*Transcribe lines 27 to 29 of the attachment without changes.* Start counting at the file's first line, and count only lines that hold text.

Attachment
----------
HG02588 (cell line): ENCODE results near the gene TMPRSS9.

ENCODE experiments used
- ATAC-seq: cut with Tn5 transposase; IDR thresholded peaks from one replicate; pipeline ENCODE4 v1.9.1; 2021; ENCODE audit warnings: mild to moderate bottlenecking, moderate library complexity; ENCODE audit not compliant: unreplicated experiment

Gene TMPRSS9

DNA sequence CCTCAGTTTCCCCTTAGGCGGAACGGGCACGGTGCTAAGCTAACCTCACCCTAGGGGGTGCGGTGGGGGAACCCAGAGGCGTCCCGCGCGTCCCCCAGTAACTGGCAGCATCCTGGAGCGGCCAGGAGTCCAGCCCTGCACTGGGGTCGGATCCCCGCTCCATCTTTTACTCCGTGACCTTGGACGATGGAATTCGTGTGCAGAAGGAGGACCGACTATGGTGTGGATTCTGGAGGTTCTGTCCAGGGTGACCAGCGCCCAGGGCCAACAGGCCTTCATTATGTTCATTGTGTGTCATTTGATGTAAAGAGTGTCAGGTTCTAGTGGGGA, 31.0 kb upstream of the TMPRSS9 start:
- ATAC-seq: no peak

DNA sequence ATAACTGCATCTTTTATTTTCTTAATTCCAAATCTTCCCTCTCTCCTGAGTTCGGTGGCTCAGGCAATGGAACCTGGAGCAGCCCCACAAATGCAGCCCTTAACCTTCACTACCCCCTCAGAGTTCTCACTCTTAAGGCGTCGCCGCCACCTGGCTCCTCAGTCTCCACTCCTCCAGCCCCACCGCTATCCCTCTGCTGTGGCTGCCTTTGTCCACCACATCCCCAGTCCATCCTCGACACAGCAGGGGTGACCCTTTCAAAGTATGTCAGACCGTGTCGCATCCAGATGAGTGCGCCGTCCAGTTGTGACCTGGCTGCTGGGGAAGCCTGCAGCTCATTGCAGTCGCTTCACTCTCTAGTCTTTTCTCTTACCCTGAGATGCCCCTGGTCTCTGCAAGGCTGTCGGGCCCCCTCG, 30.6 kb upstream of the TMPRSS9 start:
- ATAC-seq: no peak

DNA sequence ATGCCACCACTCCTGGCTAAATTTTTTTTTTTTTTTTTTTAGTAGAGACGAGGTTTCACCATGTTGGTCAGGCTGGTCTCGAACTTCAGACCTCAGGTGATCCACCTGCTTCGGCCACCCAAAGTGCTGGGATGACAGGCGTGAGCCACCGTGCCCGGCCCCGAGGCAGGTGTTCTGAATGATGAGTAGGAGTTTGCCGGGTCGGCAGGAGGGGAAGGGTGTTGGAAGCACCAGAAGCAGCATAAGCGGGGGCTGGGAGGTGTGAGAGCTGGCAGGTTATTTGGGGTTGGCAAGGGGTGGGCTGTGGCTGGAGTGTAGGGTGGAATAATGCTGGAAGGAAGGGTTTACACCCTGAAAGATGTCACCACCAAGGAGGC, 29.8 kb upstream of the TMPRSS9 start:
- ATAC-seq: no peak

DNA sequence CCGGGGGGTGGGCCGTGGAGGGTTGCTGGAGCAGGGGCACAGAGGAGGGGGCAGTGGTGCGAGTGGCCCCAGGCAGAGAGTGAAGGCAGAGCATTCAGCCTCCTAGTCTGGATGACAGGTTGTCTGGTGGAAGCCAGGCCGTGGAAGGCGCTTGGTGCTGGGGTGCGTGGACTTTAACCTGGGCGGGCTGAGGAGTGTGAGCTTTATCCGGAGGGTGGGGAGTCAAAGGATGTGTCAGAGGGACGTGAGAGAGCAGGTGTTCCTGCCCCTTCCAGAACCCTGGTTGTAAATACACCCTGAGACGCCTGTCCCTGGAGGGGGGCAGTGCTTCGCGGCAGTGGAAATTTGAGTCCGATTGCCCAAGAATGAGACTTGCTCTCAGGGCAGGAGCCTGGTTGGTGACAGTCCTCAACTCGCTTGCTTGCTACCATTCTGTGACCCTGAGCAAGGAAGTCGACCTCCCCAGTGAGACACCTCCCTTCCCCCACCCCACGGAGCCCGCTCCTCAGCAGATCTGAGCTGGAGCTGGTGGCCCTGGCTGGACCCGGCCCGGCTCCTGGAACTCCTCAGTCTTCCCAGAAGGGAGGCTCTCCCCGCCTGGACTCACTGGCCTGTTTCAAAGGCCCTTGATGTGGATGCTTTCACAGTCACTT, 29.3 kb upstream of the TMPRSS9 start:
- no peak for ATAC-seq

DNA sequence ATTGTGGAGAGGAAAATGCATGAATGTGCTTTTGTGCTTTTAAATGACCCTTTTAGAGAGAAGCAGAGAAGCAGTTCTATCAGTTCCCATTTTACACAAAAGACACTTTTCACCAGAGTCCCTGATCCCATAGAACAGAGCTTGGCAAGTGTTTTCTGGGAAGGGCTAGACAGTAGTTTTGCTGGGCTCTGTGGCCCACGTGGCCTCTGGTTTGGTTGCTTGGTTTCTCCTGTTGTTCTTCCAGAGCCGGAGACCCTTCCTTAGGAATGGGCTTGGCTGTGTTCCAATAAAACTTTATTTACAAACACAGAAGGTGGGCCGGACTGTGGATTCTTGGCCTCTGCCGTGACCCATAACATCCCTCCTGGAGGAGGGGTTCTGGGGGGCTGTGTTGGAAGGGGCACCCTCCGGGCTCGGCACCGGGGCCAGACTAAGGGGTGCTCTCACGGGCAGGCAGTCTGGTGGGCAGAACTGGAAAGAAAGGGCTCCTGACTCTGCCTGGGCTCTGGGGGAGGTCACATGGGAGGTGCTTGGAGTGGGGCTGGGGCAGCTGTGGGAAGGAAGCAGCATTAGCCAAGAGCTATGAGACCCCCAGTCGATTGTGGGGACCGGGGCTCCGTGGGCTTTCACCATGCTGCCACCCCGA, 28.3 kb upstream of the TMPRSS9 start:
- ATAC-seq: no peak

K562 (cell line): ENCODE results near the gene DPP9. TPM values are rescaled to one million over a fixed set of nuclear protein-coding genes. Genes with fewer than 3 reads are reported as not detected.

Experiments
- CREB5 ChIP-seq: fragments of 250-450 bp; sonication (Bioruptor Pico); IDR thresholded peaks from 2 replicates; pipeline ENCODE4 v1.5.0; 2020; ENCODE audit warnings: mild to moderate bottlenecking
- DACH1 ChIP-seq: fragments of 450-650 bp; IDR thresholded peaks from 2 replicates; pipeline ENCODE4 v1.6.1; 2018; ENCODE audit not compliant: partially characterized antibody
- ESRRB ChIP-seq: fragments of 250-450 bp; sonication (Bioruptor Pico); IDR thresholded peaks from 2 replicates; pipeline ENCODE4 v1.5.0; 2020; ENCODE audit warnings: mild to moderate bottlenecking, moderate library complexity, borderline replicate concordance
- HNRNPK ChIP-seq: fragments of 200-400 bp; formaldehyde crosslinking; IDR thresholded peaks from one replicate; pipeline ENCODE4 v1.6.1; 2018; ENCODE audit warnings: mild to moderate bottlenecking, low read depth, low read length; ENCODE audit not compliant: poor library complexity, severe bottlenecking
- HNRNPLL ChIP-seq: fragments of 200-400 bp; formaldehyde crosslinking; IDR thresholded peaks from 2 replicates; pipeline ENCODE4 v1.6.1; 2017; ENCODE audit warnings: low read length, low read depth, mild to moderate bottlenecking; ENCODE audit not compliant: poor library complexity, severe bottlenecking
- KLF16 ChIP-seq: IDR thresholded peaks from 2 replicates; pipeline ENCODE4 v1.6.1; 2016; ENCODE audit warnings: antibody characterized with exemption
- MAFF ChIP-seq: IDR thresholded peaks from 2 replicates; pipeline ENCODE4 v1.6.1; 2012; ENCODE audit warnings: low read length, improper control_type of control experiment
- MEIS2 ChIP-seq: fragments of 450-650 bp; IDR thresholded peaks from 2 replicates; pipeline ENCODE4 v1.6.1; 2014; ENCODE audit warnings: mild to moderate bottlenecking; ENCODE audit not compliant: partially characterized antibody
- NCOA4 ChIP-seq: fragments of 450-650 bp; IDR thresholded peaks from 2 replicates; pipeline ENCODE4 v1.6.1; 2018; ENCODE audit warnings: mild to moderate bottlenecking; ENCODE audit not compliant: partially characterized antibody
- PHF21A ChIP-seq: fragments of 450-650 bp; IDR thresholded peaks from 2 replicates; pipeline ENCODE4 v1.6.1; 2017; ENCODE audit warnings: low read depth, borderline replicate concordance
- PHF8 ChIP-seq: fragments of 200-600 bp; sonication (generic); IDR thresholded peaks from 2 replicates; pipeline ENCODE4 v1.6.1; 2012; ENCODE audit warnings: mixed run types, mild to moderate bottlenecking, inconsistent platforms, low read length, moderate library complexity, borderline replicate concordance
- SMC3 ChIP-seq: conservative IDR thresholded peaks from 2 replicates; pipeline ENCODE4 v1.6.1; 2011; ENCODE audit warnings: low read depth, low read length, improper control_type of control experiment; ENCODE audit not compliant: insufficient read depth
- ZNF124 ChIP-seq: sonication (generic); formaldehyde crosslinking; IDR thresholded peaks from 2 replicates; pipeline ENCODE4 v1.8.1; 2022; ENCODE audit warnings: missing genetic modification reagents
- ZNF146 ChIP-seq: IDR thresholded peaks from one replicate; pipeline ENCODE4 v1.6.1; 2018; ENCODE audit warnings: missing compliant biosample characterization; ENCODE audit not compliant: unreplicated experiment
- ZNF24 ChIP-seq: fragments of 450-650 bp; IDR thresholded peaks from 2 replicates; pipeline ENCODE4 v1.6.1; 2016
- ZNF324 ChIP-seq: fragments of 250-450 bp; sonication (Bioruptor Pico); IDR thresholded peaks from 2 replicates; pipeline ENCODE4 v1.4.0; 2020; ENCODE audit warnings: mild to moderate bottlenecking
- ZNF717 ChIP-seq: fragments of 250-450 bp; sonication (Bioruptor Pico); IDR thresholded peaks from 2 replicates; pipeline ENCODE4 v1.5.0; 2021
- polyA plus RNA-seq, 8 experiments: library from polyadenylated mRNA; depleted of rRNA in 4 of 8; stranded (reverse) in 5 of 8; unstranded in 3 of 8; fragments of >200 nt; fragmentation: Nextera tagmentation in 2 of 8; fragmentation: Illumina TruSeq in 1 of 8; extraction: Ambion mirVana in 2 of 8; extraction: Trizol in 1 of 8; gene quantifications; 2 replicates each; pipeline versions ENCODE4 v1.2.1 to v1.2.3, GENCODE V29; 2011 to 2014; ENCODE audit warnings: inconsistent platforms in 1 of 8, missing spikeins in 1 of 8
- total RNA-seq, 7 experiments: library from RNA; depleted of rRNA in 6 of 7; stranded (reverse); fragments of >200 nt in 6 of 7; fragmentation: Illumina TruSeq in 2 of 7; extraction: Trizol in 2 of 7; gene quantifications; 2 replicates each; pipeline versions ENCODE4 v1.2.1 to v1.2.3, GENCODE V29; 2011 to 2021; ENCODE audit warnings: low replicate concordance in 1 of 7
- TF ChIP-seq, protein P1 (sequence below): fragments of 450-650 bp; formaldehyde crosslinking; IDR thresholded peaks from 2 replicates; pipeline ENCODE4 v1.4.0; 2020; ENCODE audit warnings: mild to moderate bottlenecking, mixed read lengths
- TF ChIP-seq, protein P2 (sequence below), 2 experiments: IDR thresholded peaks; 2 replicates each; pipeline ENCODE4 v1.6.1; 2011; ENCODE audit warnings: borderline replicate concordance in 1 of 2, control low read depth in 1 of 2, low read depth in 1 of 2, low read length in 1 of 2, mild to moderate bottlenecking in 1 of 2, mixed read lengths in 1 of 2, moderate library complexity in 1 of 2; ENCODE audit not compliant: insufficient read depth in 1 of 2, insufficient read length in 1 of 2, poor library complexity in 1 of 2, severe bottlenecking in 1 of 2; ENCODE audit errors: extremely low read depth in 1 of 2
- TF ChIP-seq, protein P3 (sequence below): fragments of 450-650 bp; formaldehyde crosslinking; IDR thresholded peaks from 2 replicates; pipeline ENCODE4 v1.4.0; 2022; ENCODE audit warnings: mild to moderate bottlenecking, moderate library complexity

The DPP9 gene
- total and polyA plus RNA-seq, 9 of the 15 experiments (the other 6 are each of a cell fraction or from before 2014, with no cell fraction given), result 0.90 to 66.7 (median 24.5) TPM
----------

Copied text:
- PHF8 ChIP-seq: fragments of 200-600 bp; sonication (generic); IDR thresholded peaks from 2 replicates; pipeline ENCODE4 v1.6.1; 2012; ENCODE audit warnings: mixed run types, mild to moderate bottlenecking, inconsistent platforms, low read length, moderate library complexity, borderline replicate concordance
- SMC3 ChIP-seq: conservative IDR thresholded peaks from 2 replicates; pipeline ENCODE4 v1.6.1; 2011; ENCODE audit warnings: low read depth, low read length, improper control_type of control experiment; ENCODE audit not compliant: insufficient read depth
- ZNF124 ChIP-seq: sonication (generic); formaldehyde crosslinking; IDR thresholded peaks from 2 replicates; pipeline ENCODE4 v1.8.1; 2022; ENCODE audit warnings: missing genetic modification reagents